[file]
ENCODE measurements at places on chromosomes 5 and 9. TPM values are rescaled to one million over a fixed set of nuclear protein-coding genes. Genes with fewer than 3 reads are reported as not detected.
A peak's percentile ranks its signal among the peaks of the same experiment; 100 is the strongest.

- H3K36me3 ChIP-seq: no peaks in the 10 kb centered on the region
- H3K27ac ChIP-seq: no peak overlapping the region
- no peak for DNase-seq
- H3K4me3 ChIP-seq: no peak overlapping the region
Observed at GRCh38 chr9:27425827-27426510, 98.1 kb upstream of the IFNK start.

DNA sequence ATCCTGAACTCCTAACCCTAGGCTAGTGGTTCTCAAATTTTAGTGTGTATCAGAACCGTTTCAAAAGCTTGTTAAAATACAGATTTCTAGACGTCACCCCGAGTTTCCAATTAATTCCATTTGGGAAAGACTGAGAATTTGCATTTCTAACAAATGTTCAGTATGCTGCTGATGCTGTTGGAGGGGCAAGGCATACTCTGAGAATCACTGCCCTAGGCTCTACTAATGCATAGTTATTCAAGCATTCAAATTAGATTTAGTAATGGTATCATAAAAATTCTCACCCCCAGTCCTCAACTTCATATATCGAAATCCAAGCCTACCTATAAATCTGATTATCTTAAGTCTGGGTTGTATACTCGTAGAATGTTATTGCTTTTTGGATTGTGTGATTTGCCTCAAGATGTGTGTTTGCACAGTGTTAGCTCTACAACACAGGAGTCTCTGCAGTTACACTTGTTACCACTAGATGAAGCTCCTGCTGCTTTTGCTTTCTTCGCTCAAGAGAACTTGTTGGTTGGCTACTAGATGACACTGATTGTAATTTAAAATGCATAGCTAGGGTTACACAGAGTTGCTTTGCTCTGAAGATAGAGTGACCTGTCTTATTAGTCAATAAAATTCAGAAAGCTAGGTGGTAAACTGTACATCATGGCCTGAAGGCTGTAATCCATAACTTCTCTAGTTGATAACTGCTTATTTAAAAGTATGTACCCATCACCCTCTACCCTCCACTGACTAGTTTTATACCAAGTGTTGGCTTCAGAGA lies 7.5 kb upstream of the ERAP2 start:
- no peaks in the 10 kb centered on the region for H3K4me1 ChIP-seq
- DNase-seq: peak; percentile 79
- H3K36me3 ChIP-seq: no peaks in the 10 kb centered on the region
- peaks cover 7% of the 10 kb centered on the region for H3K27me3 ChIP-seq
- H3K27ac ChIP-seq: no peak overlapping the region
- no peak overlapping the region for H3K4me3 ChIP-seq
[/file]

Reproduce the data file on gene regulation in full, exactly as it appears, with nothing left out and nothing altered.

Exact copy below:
ENCODE measurements at places on chromosomes 5 and 9. TPM values are rescaled to one million over a fixed set of nuclear protein-coding genes. Genes with fewer than 3 reads are reported as not detected.
A peak's percentile ranks its signal among the peaks of the same experiment; 100 is the strongest.

- H3K36me3 ChIP-seq: no peaks in the 10 kb centered on the region
- H3K27ac ChIP-seq: no peak overlapping the region
- no peak for DNase-seq
- H3K4me3 ChIP-seq: no peak overlapping the region
Observed at GRCh38 chr9:27425827-27426510, 98.1 kb upstream of the IFNK start.

DNA sequence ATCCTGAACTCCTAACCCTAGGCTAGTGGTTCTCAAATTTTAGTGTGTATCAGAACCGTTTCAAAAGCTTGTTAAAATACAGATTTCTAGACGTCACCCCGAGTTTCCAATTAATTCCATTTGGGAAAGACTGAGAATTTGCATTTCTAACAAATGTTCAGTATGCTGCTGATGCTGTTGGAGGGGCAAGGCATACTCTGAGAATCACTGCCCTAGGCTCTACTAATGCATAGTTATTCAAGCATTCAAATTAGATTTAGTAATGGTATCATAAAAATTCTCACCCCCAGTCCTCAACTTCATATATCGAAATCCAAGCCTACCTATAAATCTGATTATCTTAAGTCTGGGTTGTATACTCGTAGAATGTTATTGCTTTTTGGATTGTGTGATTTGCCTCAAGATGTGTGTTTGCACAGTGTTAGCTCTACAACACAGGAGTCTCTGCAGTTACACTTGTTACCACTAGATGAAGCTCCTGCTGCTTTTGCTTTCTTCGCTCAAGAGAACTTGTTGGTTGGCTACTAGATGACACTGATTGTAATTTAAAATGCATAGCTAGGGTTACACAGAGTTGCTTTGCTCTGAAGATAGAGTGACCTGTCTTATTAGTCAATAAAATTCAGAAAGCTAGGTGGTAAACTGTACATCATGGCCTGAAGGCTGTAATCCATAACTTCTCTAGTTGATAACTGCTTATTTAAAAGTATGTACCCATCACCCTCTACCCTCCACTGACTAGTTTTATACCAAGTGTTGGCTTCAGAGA lies 7.5 kb upstream of the ERAP2 start:
- no peaks in the 10 kb centered on the region for H3K4me1 ChIP-seq
- DNase-seq: peak; percentile 79
- H3K36me3 ChIP-seq: no peaks in the 10 kb centered on the region
- peaks cover 7% of the 10 kb centered on the region for H3K27me3 ChIP-seq
- H3K27ac ChIP-seq: no peak overlapping the region
- no peak overlapping the region for H3K4me3 ChIP-seq